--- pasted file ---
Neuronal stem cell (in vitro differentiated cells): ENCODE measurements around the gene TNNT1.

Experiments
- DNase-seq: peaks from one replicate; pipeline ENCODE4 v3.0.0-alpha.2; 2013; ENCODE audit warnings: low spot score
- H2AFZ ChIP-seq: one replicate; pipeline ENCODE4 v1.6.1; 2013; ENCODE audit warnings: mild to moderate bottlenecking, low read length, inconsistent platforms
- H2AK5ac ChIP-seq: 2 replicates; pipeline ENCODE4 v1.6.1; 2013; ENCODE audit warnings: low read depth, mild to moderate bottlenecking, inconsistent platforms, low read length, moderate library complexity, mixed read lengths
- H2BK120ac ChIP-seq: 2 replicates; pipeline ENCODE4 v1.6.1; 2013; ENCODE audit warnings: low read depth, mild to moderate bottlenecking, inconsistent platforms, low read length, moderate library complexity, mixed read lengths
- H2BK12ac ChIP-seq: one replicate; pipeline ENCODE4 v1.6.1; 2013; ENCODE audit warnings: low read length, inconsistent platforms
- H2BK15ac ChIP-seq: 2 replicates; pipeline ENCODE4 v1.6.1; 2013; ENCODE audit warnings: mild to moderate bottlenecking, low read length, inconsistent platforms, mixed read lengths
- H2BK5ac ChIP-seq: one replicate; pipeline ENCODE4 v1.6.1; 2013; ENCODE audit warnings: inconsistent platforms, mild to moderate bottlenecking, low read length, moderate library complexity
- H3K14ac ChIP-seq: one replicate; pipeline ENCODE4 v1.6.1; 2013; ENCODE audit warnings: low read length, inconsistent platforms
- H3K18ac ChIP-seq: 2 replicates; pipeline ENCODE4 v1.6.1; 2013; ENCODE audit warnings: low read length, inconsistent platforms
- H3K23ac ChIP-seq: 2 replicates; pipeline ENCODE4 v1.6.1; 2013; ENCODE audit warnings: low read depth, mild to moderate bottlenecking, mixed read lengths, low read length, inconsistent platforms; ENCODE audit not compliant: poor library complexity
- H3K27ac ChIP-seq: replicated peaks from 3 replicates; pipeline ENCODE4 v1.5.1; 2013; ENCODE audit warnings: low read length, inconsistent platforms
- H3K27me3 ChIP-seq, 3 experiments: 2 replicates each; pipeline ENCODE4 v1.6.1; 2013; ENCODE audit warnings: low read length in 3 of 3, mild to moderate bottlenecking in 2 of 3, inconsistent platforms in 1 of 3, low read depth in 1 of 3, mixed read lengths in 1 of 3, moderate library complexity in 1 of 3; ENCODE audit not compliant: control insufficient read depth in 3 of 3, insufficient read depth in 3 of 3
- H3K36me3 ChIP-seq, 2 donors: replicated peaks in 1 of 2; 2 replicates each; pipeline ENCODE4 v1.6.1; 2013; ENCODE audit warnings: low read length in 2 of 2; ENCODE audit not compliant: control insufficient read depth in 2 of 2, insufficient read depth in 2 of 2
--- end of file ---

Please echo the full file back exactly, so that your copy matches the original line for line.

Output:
Neuronal stem cell (in vitro differentiated cells): ENCODE measurements around the gene TNNT1.

Experiments
- DNase-seq: peaks from one replicate; pipeline ENCODE4 v3.0.0-alpha.2; 2013; ENCODE audit warnings: low spot score
- H2AFZ ChIP-seq: one replicate; pipeline ENCODE4 v1.6.1; 2013; ENCODE audit warnings: mild to moderate bottlenecking, low read length, inconsistent platforms
- H2AK5ac ChIP-seq: 2 replicates; pipeline ENCODE4 v1.6.1; 2013; ENCODE audit warnings: low read depth, mild to moderate bottlenecking, inconsistent platforms, low read length, moderate library complexity, mixed read lengths
- H2BK120ac ChIP-seq: 2 replicates; pipeline ENCODE4 v1.6.1; 2013; ENCODE audit warnings: low read depth, mild to moderate bottlenecking, inconsistent platforms, low read length, moderate library complexity, mixed read lengths
- H2BK12ac ChIP-seq: one replicate; pipeline ENCODE4 v1.6.1; 2013; ENCODE audit warnings: low read length, inconsistent platforms
- H2BK15ac ChIP-seq: 2 replicates; pipeline ENCODE4 v1.6.1; 2013; ENCODE audit warnings: mild to moderate bottlenecking, low read length, inconsistent platforms, mixed read lengths
- H2BK5ac ChIP-seq: one replicate; pipeline ENCODE4 v1.6.1; 2013; ENCODE audit warnings: inconsistent platforms, mild to moderate bottlenecking, low read length, moderate library complexity
- H3K14ac ChIP-seq: one replicate; pipeline ENCODE4 v1.6.1; 2013; ENCODE audit warnings: low read length, inconsistent platforms
- H3K18ac ChIP-seq: 2 replicates; pipeline ENCODE4 v1.6.1; 2013; ENCODE audit warnings: low read length, inconsistent platforms
- H3K23ac ChIP-seq: 2 replicates; pipeline ENCODE4 v1.6.1; 2013; ENCODE audit warnings: low read depth, mild to moderate bottlenecking, mixed read lengths, low read length, inconsistent platforms; ENCODE audit not compliant: poor library complexity
- H3K27ac ChIP-seq: replicated peaks from 3 replicates; pipeline ENCODE4 v1.5.1; 2013; ENCODE audit warnings: low read length, inconsistent platforms
- H3K27me3 ChIP-seq, 3 experiments: 2 replicates each; pipeline ENCODE4 v1.6.1; 2013; ENCODE audit warnings: low read length in 3 of 3, mild to moderate bottlenecking in 2 of 3, inconsistent platforms in 1 of 3, low read depth in 1 of 3, mixed read lengths in 1 of 3, moderate library complexity in 1 of 3; ENCODE audit not compliant: control insufficient read depth in 3 of 3, insufficient read depth in 3 of 3
- H3K36me3 ChIP-seq, 2 donors: replicated peaks in 1 of 2; 2 replicates each; pipeline ENCODE4 v1.6.1; 2013; ENCODE audit warnings: low read length in 2 of 2; ENCODE audit not compliant: control insufficient read depth in 2 of 2, insufficient read depth in 2 of 2